Shortly into their marriage, the narrator of Maude Veilleux’s autofictional novel Prague and her husband decide to experiment with an open relationship: “We told ourselves we should enjoy our bodies now while we were young. And what were a few lovers in a lifetime spent together?” As part of the experiment, she begins to write a book about an open marriage. Yet, as one relationship escalates in intensity, the novel quickly takes on a mind of its own.
Throughout various streets, bars, and apartments of Montreal, the book painstakingly parses the erotic details of a bondage that is both literal and figurative, sexual and emotional. At the same time, it is a metanarrative that details the writing of the novel as the text itself is being written. Slowly, it becomes clear that the book’s main tension is not between the narrator’s husband and her lover, but between her life and her novel: “I realized I hadn’t written in days. I’d broken the rules of the novel. The fiction I’d imposed
on myself to write the book was swallowing me whole. I’d stopped writing it and started living it.”
Translated by Aleshia Jensen and Aimee Wall
For all its rich literary heritage – with Nelly Arcan as a particularly strong influence – this project seems to issue less from the genre of autofiction, and more from new forms created by the digital age, in which we are carefully curated, and mediated by an interface. Though the internet is not a focus in the novel, the computer camera serves a vital function for the author, allowing her writing to become a “performance.” She explains: “I’d rather live in virtual reality. I don’t want real life. I don’t want a body. I prefer fiction. […] I exist in the reflection of my camera lens.” One of the conceits of autofiction is that it takes its material from real life. But this book begs the question: what is a real life that is processed through either the lens of a camera or the words of a novel, sometimes before it is even lived? Or, as the author asks of her fictional/marital experiment: “Was I a hypocrite to say I was doing this just to write about it, to bring everything back to the novel, to put writing before desire?”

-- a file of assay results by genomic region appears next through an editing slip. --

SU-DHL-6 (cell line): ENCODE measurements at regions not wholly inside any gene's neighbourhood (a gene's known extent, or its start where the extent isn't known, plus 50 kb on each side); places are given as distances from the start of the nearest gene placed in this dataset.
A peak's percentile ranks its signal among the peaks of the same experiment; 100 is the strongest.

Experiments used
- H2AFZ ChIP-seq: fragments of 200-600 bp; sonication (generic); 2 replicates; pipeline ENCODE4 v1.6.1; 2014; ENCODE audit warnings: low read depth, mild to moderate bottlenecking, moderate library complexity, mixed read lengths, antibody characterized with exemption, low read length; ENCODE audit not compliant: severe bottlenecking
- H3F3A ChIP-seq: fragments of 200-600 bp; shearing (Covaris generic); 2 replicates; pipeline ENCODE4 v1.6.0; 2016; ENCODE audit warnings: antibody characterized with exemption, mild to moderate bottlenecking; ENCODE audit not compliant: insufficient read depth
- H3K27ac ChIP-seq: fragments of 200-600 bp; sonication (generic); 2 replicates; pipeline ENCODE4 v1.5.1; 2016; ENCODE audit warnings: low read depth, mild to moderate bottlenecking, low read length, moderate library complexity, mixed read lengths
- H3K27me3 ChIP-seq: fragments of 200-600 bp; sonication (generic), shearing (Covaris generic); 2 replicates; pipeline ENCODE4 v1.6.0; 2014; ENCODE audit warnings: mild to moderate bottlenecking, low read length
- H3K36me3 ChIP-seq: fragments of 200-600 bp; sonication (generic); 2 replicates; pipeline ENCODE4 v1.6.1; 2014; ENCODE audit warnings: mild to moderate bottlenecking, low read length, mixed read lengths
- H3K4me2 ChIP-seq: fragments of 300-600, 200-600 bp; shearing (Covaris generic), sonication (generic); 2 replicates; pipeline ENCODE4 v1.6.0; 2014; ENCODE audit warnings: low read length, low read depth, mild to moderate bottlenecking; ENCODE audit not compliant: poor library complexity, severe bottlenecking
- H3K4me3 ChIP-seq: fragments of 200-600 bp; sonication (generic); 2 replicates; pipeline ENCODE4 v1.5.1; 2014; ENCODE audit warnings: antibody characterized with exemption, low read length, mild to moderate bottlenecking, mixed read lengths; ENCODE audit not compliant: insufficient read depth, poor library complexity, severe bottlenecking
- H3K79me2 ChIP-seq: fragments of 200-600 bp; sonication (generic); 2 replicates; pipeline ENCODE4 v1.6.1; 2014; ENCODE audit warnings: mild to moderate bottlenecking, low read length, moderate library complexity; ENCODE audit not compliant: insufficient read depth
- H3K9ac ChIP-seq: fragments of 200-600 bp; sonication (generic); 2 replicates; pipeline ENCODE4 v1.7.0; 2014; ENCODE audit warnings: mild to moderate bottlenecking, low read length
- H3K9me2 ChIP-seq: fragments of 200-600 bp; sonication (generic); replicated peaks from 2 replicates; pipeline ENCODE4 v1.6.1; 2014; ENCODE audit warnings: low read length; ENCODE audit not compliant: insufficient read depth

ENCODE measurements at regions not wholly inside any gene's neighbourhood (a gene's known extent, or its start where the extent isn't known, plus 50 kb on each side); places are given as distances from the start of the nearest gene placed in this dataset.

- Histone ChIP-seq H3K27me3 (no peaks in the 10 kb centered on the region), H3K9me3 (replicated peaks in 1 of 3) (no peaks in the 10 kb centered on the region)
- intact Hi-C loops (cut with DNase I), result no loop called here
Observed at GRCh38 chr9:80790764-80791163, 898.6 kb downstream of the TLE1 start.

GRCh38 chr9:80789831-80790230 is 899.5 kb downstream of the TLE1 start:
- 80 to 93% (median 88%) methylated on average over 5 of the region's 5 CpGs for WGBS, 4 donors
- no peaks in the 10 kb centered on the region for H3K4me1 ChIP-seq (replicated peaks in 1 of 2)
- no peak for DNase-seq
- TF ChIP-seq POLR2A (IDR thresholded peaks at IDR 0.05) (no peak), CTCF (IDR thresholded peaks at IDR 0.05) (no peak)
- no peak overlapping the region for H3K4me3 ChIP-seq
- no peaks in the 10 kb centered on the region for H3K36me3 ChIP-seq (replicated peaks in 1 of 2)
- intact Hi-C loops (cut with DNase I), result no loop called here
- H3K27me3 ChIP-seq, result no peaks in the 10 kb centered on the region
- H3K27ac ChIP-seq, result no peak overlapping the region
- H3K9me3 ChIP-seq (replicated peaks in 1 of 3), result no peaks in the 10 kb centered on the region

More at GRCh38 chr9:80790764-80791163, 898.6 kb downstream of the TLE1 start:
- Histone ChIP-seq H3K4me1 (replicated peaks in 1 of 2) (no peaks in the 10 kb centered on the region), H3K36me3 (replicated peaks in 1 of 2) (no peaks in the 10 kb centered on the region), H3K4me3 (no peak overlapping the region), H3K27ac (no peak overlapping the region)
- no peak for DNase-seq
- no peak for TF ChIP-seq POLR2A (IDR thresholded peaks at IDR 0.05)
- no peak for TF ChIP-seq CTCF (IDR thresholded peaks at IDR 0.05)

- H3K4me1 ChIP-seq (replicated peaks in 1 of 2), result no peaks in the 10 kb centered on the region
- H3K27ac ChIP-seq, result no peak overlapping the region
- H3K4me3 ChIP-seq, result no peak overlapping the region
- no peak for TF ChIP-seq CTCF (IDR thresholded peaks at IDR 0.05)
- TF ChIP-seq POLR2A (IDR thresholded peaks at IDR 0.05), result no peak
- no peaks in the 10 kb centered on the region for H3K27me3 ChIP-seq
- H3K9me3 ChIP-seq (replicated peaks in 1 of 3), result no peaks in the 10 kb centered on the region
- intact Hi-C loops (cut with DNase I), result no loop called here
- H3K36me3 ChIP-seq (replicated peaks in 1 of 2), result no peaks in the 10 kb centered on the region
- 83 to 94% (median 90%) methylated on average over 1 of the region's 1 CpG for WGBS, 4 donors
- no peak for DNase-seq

Like its narrator, the aggressively moody prose often appears to flail about aimlessly. But at its best, Prague is a hyper-aware portrayal of the intimate relationship between sadness, submission, creation, and life in a body. Comparisons could easily be drawn to the work of artists like Audrey Wollen, a social media portraitist whose Sad Girl Theory insists that female melancholia be reclaimed as a politically conscious system of acts, rather than a pathological series of behaviours. Even as the author invites violence upon herself, from erotic asphyxiation leading to multiple blackouts to romantic betrayals that cause her deep heartbreak, these scenes are a performance of weakness, under which lies incredible strength: “People read me as vulnerable. […] But what they don’t know is that I’m a force of destruction, an enchantress. The prey and the predator. Both at once. I’m the one who does the asking. I’m the one who sets the limits.” mRb